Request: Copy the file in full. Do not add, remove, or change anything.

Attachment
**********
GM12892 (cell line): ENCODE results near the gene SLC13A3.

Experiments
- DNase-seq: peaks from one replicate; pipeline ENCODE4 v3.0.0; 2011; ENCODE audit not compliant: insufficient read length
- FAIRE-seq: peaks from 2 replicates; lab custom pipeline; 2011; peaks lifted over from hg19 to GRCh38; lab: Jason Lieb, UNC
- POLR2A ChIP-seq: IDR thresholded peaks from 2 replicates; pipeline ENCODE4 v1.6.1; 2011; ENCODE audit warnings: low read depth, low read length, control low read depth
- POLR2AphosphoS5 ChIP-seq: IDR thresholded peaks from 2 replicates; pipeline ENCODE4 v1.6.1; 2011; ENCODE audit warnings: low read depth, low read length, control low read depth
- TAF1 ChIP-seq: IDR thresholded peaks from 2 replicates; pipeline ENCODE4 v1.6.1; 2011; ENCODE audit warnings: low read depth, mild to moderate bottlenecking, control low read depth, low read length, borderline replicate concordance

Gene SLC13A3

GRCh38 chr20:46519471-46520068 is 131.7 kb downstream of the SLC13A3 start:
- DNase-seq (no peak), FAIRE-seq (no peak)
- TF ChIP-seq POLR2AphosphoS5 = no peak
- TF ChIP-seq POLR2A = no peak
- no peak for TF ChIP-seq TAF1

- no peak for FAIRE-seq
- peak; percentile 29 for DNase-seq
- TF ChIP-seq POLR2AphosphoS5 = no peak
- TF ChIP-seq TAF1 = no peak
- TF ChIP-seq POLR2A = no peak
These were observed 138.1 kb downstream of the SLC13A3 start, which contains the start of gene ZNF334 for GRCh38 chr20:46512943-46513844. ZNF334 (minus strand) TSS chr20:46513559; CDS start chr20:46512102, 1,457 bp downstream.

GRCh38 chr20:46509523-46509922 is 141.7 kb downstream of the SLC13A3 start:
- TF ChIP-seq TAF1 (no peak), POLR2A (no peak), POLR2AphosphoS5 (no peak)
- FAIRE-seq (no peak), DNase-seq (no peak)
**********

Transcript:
GM12892 (cell line): ENCODE results near the gene SLC13A3.

Experiments
- DNase-seq: peaks from one replicate; pipeline ENCODE4 v3.0.0; 2011; ENCODE audit not compliant: insufficient read length
- FAIRE-seq: peaks from 2 replicates; lab custom pipeline; 2011; peaks lifted over from hg19 to GRCh38; lab: Jason Lieb, UNC
- POLR2A ChIP-seq: IDR thresholded peaks from 2 replicates; pipeline ENCODE4 v1.6.1; 2011; ENCODE audit warnings: low read depth, low read length, control low read depth
- POLR2AphosphoS5 ChIP-seq: IDR thresholded peaks from 2 replicates; pipeline ENCODE4 v1.6.1; 2011; ENCODE audit warnings: low read depth, low read length, control low read depth
- TAF1 ChIP-seq: IDR thresholded peaks from 2 replicates; pipeline ENCODE4 v1.6.1; 2011; ENCODE audit warnings: low read depth, mild to moderate bottlenecking, control low read depth, low read length, borderline replicate concordance

Gene SLC13A3

GRCh38 chr20:46519471-46520068 is 131.7 kb downstream of the SLC13A3 start:
- DNase-seq (no peak), FAIRE-seq (no peak)
- TF ChIP-seq POLR2AphosphoS5 = no peak
- TF ChIP-seq POLR2A = no peak
- no peak for TF ChIP-seq TAF1

- no peak for FAIRE-seq
- peak; percentile 29 for DNase-seq
- TF ChIP-seq POLR2AphosphoS5 = no peak
- TF ChIP-seq TAF1 = no peak
- TF ChIP-seq POLR2A = no peak
These were observed 138.1 kb downstream of the SLC13A3 start, which contains the start of gene ZNF334 for GRCh38 chr20:46512943-46513844. ZNF334 (minus strand) TSS chr20:46513559; CDS start chr20:46512102, 1,457 bp downstream.

GRCh38 chr20:46509523-46509922 is 141.7 kb downstream of the SLC13A3 start:
- TF ChIP-seq TAF1 (no peak), POLR2A (no peak), POLR2AphosphoS5 (no peak)
- FAIRE-seq (no peak), DNase-seq (no peak)